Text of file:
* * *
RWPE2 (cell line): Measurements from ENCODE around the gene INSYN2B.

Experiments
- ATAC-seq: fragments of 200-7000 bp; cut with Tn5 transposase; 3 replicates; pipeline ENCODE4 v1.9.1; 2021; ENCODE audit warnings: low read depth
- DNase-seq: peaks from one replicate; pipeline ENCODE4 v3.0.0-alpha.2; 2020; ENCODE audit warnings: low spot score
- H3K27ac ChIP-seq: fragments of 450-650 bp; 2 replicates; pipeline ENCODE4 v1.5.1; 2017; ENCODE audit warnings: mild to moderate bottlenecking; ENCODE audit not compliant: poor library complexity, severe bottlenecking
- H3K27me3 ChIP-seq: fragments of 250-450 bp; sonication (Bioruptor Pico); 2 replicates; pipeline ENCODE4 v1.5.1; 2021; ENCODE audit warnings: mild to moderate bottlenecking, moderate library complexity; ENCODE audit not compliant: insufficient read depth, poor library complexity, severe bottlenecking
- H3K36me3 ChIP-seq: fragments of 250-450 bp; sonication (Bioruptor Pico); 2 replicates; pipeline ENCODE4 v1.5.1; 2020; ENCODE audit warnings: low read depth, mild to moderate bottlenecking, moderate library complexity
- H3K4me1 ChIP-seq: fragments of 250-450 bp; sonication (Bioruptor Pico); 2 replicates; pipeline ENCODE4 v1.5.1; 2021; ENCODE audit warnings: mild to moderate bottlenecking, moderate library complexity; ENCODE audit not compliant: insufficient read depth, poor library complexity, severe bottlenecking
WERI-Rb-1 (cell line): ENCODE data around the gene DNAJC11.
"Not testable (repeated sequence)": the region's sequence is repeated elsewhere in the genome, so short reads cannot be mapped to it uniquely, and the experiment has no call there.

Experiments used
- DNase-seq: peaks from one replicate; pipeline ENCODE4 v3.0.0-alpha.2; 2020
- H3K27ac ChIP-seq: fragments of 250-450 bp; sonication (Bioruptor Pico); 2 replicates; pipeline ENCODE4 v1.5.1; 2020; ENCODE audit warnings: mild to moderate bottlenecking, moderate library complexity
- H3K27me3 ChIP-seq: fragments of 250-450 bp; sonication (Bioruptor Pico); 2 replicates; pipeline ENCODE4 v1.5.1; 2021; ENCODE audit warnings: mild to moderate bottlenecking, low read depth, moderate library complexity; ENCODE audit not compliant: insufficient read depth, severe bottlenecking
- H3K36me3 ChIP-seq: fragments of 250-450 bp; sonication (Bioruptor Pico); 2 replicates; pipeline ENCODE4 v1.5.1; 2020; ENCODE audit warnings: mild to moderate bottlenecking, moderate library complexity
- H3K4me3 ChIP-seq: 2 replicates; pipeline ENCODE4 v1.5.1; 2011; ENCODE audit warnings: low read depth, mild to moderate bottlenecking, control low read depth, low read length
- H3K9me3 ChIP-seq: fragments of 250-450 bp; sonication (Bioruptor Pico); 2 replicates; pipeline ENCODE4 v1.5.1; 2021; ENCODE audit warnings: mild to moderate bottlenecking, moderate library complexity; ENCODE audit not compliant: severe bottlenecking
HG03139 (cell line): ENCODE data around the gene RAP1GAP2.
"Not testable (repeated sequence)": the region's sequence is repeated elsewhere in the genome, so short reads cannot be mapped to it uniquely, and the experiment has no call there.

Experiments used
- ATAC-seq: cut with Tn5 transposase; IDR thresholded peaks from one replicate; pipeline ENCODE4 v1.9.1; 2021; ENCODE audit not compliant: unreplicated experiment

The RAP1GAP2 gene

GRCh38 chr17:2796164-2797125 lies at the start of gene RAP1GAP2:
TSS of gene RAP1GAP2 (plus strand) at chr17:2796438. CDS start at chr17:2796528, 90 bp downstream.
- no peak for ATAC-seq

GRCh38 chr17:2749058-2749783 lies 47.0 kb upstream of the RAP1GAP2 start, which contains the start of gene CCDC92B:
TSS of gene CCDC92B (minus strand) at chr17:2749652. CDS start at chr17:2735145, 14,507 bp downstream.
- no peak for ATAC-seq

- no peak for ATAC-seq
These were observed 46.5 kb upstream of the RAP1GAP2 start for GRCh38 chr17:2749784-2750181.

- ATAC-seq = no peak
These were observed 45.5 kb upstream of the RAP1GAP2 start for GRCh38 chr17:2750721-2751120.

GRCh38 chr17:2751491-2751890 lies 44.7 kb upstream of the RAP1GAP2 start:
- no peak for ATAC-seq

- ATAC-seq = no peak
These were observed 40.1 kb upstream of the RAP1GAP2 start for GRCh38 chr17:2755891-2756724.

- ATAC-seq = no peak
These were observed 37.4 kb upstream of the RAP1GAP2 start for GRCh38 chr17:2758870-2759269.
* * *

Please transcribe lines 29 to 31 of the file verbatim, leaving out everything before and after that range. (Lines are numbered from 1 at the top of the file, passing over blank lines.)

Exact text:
- no peak for ATAC-seq
These were observed 46.5 kb upstream of the RAP1GAP2 start for GRCh38 chr17:2749784-2750181.

- ATAC-seq = no peak